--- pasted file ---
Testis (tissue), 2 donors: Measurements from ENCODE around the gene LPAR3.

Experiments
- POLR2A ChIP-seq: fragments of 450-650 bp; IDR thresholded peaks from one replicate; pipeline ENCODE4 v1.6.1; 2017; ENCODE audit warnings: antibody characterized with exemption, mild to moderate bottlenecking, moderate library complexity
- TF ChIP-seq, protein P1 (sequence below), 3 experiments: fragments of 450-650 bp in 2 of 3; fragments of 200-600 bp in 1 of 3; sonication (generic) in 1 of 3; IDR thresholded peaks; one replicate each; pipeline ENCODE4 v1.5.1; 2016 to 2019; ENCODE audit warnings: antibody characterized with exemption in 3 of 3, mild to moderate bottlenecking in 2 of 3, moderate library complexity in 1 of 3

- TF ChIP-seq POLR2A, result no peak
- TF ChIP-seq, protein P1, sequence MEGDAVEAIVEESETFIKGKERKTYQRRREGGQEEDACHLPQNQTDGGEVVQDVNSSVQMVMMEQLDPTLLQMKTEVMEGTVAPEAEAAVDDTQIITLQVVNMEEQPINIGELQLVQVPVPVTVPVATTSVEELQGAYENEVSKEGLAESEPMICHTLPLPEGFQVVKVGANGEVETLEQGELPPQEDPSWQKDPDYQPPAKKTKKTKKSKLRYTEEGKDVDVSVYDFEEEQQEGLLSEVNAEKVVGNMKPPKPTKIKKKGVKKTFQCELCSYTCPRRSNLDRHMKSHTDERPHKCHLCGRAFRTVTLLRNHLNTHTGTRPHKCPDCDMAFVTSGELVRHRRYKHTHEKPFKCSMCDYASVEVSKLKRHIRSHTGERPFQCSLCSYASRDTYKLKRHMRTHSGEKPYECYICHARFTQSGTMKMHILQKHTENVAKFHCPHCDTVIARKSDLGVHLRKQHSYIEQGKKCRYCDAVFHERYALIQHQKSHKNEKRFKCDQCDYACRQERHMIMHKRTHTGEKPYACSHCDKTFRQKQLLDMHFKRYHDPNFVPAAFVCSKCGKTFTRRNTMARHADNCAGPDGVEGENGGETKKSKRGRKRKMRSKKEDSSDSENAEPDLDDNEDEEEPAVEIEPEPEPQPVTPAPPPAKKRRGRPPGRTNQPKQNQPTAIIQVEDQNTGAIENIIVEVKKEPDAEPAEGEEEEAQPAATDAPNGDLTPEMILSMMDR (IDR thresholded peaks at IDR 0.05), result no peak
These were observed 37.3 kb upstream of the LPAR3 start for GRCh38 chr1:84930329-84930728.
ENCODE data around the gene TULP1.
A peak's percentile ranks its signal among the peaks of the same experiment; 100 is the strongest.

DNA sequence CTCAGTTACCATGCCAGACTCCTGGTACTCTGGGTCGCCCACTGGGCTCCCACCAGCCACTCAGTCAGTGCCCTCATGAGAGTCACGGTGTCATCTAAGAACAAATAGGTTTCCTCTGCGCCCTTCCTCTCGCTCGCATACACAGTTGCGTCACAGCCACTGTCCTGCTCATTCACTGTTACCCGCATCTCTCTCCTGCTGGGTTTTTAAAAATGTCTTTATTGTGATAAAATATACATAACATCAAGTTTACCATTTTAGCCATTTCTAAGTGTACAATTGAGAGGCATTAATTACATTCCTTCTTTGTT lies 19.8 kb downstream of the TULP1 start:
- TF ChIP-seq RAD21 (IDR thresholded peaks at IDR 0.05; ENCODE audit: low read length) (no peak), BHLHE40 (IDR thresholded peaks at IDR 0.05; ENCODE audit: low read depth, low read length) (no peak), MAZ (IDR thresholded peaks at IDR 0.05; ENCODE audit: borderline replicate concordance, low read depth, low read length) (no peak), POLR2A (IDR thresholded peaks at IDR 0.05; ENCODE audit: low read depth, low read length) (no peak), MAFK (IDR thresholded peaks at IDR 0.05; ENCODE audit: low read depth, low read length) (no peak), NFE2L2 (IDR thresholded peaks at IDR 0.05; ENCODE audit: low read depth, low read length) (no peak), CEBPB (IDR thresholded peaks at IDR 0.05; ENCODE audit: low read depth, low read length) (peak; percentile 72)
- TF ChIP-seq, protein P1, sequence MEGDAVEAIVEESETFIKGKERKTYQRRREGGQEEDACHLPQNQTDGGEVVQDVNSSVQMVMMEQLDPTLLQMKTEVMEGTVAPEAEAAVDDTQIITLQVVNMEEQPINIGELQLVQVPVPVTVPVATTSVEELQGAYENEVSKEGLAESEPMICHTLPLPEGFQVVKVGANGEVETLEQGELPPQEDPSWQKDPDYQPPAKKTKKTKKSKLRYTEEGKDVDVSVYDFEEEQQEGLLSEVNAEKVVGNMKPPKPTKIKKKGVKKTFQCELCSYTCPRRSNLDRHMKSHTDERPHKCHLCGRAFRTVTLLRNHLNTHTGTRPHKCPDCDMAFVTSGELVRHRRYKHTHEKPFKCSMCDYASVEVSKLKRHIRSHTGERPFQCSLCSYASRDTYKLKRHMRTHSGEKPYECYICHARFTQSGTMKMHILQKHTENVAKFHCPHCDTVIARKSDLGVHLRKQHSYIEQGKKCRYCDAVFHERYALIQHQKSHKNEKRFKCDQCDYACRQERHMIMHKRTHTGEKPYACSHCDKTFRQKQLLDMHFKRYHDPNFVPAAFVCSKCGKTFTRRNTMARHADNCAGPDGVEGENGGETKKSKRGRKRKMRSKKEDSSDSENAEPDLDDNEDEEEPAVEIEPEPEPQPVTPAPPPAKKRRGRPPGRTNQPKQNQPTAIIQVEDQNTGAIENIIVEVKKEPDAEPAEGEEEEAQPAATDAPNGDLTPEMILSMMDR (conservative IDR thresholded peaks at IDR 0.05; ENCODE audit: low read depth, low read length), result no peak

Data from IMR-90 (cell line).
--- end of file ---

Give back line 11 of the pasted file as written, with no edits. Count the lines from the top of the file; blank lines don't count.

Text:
- TF ChIP-seq RAD21 (IDR thresholded peaks at IDR 0.05; ENCODE audit: low read length) (no peak), BHLHE40 (IDR thresholded peaks at IDR 0.05; ENCODE audit: low read depth, low read length) (no peak), MAZ (IDR thresholded peaks at IDR 0.05; ENCODE audit: borderline replicate concordance, low read depth, low read length) (no peak), POLR2A (IDR thresholded peaks at IDR 0.05; ENCODE audit: low read depth, low read length) (no peak), MAFK (IDR thresholded peaks at IDR 0.05; ENCODE audit: low read depth, low read length) (no peak), NFE2L2 (IDR thresholded peaks at IDR 0.05; ENCODE audit: low read depth, low read length) (no peak), CEBPB (IDR thresholded peaks at IDR 0.05; ENCODE audit: low read depth, low read length) (peak; percentile 72)